Endô exploring reputation-sullying

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I remain ambivalent about the fiction of the very Roman Catholic writer  Endô Shusako (1923-96), though for me his penultimate novel, Scandal (1986), was a page-turner. Its primary theme is about an aging Japanese Catholic novelist, Suguro (who, like Endô, had written a biographical novel about Jesus, and whose next novel will be entitled “Scandal”) who is plagued by a seeming doppelgânger who regularly haunts peep shows and S&M parties I the Shinjuku (red-light) district of Tokyo.

Suguro has a reputation for rectitude, with a long-established companionate marriage, one of “poised tranquility” with a dutiful wife who lately is more and more hampered by arthritis. This leads to hiring a junior-high-school girl, Mitsu, to clean the separate apartment where he writes. This seems a likely source of scandal, but isn’t.

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More of one is his increasing intimate relationship with a widow, Mrs. Naruse, who is a volunteer in the pediatric ward of a local hospital. Mrs. Naruse is a confidant of street-sketching portraitist, Motoko, whose current exhibit includes a portrait of a very debauched man everyone sees as Suguro, though he is sure he never posed for it.

Motoko is a suicidal masochist, and Mrs. Naruse has some understanding of sadism by way of her dead husband’s WWII atrocities (a matter very rarely taken up in Japanese fiction with the notable exception of Endô’s own The Sea and Poison), the recounting of which she found arousing. So far as I can tell, Mrs. Naruse has no personal experience of s&m scenarios and is regarded as something of a saint at the hospital where she cares for sick children.

A journalist named Kobari is eager to sully Suguro’s reputation, ferreting out Motoko and accounts of the debauches of his look-alike. Suguro is seen around Shinjuku, as he tries to find out about Motoko and his secret self—or to prove that his doppelgänger is another person so he can clear his name. Suguro himself comes to wonder if there is a sordid second self playing with debauchery, and only imagining seeing someone who looks like himself smirking at him in a public lecture. He enjoys the good repute in which he is widely held and dismayed by the harassment of Kobari, the would-be iconoclast bent on destroying his reputation (but ready to be bought out of publishing the dirt he gathers).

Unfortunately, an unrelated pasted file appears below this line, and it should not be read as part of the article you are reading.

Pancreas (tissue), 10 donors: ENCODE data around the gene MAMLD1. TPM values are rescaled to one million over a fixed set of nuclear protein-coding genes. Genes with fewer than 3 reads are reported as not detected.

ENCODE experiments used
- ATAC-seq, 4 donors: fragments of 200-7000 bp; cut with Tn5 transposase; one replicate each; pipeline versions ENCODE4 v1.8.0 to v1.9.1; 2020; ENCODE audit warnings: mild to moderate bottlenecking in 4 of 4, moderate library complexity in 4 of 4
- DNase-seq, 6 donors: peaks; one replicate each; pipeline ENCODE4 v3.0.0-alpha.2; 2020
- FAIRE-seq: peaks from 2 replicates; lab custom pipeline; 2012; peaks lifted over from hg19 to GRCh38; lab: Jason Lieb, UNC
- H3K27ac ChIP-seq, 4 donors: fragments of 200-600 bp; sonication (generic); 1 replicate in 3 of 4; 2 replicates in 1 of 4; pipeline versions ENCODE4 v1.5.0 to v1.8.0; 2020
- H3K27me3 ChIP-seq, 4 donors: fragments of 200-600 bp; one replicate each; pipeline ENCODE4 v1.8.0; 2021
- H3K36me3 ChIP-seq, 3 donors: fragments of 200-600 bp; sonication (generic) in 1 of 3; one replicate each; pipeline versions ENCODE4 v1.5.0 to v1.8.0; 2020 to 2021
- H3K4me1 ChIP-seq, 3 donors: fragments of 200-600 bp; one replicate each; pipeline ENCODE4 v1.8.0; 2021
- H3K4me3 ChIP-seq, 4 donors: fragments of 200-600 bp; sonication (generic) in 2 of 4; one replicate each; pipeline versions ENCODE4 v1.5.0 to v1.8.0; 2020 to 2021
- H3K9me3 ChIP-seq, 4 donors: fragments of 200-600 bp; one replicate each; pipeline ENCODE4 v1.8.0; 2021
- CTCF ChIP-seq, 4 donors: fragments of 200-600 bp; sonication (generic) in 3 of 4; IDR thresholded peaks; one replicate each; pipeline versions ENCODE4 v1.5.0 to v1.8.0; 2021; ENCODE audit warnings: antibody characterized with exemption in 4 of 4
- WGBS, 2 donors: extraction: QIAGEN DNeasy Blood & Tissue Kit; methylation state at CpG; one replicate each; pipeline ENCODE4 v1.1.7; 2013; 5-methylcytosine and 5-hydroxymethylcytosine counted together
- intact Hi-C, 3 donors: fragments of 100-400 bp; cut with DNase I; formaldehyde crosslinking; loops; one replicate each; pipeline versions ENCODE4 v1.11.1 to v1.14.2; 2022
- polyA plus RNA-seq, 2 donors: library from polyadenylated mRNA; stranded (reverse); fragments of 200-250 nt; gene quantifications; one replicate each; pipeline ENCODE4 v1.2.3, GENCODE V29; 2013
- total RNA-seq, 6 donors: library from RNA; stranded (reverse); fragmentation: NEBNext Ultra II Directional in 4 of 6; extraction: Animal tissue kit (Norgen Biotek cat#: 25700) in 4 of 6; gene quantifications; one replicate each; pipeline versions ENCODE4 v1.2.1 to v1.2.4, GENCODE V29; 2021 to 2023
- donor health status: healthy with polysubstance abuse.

I would have preferred greater clarity about whether the second Suguro is a hallucination (heautoscopy), a real second person, or Mr. Hyde to Suguro’s Dr. Jekyll. So would Suguro, who is ready to doubt his sanctity and suspect that he could be a voyeur. That aspect is very Tanizaki-like (Endô won the second Tanizaki Prize, btw, for The Silence, recently filmed by Martin Scorsese) as is the keeping of the wife in ignorance about socially reprehensible but personally fascinating obsessions and vices. In considering that he might be evil, not just mired in sin, Suguro (Endô) surpasses Tanizaki’s (characters’) indulging in and scandalized by their various perversions. (Suguro explains:  “My] pen somehow persisted in depicting the black, dark, ugly realms within [my] characters. As a novelist [I] could not bring [myself] to skit over or ignore any of the components of a human being….  [I have] the notion that a true religion should be able to respond to the dark melodies, the faulty and hideous sounds that echo from the hearts of men.” and “I’m a novelist. A novelist has to dirty his hands in the deepest recesses of the human heart. I have to thrust my hand in, even if I find something there that God could never bless.”

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Endô does not seem to me particularly adept at writing thrillers, but was certainly adept at writing crises of faith, iinvolving doubts about what is real. At least in the translation by his major American advocate Van C. Gessel, he writes better sentences than Graham Greene (Endô was repeatedly called “the Japanese Graham Greene” and “the Asian Graham Greene” and shared Greene’s sense of existential guilt and lack of acceptance of grace; now he seems to be a writer who, along with Abe Kobo, paved the way for Murakami Haruki).

©2017, Stephen O. Murray

Also see my reivews of Endô’s final novel Deep River, Van Gessel’s sections of Five by Endô and Van Gessel’s analysis of Endô and some other “third generation” Japanese writers, The Sting of Life.

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